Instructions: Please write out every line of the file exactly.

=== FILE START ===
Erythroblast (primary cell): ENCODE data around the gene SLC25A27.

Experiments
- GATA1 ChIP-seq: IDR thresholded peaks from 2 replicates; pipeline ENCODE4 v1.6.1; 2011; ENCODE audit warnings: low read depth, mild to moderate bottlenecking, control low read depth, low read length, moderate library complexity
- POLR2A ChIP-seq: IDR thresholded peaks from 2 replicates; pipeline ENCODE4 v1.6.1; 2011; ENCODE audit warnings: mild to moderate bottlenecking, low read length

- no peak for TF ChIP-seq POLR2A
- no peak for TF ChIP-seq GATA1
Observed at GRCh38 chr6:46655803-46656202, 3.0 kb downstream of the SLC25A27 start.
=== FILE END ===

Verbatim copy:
Erythroblast (primary cell): ENCODE data around the gene SLC25A27.

Experiments
- GATA1 ChIP-seq: IDR thresholded peaks from 2 replicates; pipeline ENCODE4 v1.6.1; 2011; ENCODE audit warnings: low read depth, mild to moderate bottlenecking, control low read depth, low read length, moderate library complexity
- POLR2A ChIP-seq: IDR thresholded peaks from 2 replicates; pipeline ENCODE4 v1.6.1; 2011; ENCODE audit warnings: mild to moderate bottlenecking, low read length

- no peak for TF ChIP-seq POLR2A
- no peak for TF ChIP-seq GATA1
Observed at GRCh38 chr6:46655803-46656202, 3.0 kb downstream of the SLC25A27 start.